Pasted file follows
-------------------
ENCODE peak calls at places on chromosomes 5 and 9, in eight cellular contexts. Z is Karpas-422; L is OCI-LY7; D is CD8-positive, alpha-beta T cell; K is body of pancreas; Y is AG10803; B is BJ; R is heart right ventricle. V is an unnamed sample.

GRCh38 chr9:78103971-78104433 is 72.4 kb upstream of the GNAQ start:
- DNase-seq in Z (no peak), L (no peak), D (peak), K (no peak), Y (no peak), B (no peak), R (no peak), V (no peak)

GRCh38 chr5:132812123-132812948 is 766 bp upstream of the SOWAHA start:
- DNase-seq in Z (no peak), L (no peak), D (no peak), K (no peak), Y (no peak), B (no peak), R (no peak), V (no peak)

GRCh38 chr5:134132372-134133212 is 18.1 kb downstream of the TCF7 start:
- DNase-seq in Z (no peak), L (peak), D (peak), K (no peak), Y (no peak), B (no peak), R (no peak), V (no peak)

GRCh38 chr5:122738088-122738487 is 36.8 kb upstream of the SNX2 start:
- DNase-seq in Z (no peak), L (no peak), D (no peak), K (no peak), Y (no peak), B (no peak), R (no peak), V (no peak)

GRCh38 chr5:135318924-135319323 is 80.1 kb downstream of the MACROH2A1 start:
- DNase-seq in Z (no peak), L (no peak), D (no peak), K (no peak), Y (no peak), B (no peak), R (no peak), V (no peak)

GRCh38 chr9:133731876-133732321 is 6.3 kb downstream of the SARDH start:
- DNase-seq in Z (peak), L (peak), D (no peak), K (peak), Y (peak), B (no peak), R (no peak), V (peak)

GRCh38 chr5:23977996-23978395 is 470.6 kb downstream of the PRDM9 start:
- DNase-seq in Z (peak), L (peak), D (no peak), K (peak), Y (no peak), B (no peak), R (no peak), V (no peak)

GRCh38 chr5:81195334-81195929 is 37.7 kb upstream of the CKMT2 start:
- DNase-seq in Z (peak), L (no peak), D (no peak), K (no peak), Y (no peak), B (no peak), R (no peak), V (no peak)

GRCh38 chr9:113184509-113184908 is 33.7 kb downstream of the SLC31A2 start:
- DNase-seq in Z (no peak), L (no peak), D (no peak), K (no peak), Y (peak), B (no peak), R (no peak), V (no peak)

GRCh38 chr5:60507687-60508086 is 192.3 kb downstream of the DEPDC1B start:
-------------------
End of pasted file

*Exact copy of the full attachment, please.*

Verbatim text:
ENCODE peak calls at places on chromosomes 5 and 9, in eight cellular contexts. Z is Karpas-422; L is OCI-LY7; D is CD8-positive, alpha-beta T cell; K is body of pancreas; Y is AG10803; B is BJ; R is heart right ventricle. V is an unnamed sample.

GRCh38 chr9:78103971-78104433 is 72.4 kb upstream of the GNAQ start:
- DNase-seq in Z (no peak), L (no peak), D (peak), K (no peak), Y (no peak), B (no peak), R (no peak), V (no peak)

GRCh38 chr5:132812123-132812948 is 766 bp upstream of the SOWAHA start:
- DNase-seq in Z (no peak), L (no peak), D (no peak), K (no peak), Y (no peak), B (no peak), R (no peak), V (no peak)

GRCh38 chr5:134132372-134133212 is 18.1 kb downstream of the TCF7 start:
- DNase-seq in Z (no peak), L (peak), D (peak), K (no peak), Y (no peak), B (no peak), R (no peak), V (no peak)

GRCh38 chr5:122738088-122738487 is 36.8 kb upstream of the SNX2 start:
- DNase-seq in Z (no peak), L (no peak), D (no peak), K (no peak), Y (no peak), B (no peak), R (no peak), V (no peak)

GRCh38 chr5:135318924-135319323 is 80.1 kb downstream of the MACROH2A1 start:
- DNase-seq in Z (no peak), L (no peak), D (no peak), K (no peak), Y (no peak), B (no peak), R (no peak), V (no peak)

GRCh38 chr9:133731876-133732321 is 6.3 kb downstream of the SARDH start:
- DNase-seq in Z (peak), L (peak), D (no peak), K (peak), Y (peak), B (no peak), R (no peak), V (peak)

GRCh38 chr5:23977996-23978395 is 470.6 kb downstream of the PRDM9 start:
- DNase-seq in Z (peak), L (peak), D (no peak), K (peak), Y (no peak), B (no peak), R (no peak), V (no peak)

GRCh38 chr5:81195334-81195929 is 37.7 kb upstream of the CKMT2 start:
- DNase-seq in Z (peak), L (no peak), D (no peak), K (no peak), Y (no peak), B (no peak), R (no peak), V (no peak)

GRCh38 chr9:113184509-113184908 is 33.7 kb downstream of the SLC31A2 start:
- DNase-seq in Z (no peak), L (no peak), D (no peak), K (no peak), Y (peak), B (no peak), R (no peak), V (no peak)

GRCh38 chr5:60507687-60508086 is 192.3 kb downstream of the DEPDC1B start: